Mesolithic Lepenski Vir "Lotus Burial" Looking East (Boroneant & Bonsall, 2012)
*See also "Burial Practices in Iron Gates Mesolithic" [Link]

As of recently, we know Hervella's hypothesized NW Anatolian H-people were indeed expanding into the ancient domain of R1b in the Iron Gates region and Wallachian Plain.  This was already evident in the skeletal record...
"Human skeletons exhibit both extremely robust and gracile features throughout the sequence.. [between Mesolithic and Neolithic] (Dusan Boric, 2002 [Link])
So now let's expand on Southern Romania and Eastern Serbia at later R1b Lepenski Vir graves; we see a confirmation of the Hervella paper hypothesis in mtdna (75%) and confirmed by autosomal DNA with a single male being R1b 100%.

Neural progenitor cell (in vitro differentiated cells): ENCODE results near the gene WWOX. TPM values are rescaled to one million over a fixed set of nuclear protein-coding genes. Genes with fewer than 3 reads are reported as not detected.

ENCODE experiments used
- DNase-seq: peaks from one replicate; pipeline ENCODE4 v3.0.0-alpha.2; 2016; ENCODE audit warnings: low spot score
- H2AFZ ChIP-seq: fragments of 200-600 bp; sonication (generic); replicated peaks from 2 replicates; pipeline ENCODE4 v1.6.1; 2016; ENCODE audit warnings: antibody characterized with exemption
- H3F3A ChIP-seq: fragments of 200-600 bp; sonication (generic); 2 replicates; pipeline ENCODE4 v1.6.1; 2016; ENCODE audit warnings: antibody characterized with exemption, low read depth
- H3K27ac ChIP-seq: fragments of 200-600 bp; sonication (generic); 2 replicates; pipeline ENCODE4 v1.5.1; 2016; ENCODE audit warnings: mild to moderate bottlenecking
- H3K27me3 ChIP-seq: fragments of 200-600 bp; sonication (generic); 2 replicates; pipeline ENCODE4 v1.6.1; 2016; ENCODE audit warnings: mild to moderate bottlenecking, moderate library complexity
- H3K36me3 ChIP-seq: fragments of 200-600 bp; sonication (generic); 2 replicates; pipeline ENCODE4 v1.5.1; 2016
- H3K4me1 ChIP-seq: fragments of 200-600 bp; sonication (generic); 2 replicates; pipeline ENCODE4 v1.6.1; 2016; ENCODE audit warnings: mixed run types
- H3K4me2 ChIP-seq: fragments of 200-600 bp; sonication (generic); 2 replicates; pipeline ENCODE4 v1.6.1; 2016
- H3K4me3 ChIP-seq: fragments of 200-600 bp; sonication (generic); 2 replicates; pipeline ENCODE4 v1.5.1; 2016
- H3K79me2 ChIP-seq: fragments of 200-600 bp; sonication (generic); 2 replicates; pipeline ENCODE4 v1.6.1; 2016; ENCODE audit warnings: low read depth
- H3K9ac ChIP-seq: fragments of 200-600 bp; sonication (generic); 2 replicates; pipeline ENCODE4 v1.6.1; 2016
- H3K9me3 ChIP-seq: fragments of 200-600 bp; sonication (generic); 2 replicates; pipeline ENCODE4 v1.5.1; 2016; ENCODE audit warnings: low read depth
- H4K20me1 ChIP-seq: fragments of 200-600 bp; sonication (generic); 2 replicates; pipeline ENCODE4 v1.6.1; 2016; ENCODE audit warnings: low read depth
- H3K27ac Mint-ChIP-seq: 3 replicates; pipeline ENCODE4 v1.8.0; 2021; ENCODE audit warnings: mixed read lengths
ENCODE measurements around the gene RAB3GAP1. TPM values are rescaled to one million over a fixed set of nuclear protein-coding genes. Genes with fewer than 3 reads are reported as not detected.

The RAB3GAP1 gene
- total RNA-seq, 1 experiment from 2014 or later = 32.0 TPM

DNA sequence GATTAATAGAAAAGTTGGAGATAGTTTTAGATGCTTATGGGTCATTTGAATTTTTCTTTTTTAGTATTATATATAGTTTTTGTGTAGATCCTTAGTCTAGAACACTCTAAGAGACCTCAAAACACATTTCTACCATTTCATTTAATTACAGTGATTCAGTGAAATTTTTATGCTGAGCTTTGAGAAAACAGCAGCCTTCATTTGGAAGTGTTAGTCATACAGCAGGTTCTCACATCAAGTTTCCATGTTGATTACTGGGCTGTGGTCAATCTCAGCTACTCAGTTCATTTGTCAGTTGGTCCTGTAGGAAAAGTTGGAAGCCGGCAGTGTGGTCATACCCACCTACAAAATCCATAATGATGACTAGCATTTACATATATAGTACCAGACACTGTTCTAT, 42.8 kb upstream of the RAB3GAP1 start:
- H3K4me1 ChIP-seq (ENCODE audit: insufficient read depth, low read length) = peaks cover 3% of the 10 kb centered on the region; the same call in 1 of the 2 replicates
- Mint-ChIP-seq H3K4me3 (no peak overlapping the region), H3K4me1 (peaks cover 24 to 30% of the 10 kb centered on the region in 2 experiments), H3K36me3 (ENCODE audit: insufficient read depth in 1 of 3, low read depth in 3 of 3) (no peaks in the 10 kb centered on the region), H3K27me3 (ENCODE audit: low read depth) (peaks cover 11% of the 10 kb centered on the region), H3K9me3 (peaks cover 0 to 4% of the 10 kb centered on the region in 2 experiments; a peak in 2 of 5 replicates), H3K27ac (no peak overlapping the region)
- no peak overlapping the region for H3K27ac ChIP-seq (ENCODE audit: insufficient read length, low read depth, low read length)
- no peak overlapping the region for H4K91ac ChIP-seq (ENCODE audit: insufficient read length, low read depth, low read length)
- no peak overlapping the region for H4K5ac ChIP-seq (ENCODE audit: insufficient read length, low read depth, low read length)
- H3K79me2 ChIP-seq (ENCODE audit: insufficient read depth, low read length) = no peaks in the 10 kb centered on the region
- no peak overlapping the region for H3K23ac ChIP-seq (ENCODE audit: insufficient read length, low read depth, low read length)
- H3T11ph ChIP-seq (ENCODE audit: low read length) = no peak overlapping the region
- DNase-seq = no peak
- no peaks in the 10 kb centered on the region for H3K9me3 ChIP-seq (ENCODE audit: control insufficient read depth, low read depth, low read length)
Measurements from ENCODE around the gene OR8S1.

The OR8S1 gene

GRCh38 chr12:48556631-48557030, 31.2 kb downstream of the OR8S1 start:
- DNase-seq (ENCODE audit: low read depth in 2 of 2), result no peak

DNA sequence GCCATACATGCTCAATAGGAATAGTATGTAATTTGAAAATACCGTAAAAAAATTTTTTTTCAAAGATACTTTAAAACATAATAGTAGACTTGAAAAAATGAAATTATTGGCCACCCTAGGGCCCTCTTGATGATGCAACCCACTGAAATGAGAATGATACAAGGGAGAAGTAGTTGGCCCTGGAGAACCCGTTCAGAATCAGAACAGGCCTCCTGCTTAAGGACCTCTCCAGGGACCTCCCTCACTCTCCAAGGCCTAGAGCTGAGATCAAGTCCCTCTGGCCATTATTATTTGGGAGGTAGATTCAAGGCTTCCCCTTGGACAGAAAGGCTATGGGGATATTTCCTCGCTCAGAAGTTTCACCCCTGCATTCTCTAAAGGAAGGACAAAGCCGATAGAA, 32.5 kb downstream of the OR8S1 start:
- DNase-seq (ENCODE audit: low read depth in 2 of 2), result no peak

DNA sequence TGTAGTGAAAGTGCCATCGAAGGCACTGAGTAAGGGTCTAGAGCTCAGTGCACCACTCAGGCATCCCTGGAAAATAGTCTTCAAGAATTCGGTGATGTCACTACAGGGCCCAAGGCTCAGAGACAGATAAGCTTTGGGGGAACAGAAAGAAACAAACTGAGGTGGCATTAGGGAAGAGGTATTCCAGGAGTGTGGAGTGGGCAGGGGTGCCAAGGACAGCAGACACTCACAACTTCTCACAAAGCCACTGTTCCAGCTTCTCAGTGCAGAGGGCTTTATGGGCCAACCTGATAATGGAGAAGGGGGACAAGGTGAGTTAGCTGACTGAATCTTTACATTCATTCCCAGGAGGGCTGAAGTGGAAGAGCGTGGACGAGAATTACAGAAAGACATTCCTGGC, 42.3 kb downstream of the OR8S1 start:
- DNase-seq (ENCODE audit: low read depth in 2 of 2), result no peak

"A notable finding from the Iron Gates concerns the four individuals from the site of Lepenski Vir, two of whom (I4665 and I5405, 6200–5600 bc), have entirely northwestern-Anatolian-Neolithic-related ancestry. Strontium and nitrogen isotope data38 indicate that both these individuals were migrants from outside the Iron Gates region and ate a primarily terrestrial diet (Supplementary Information section 1). A third individual (I4666, 6070 bc) has a mixture of northwestern-Anatolian-Neolithic-related and hunter-gatherer-related ancestry and consumed aquatic foods, and a fourth and probably earlier individual (I5407) had entirely hunter-gatherer-related ancestry (Fig. 1d, Supplementary Information section 1). We also identify one individual from Padina (I5232), dated to 5950 bc, who had a mixture of northwestern-Anatolian-Neolithic-related and hunter-gatherer-related ancestry. These results provide genetic confirmation that the Iron Gates was a region of interaction between groups distinct in both ancestry and subsistence strategy."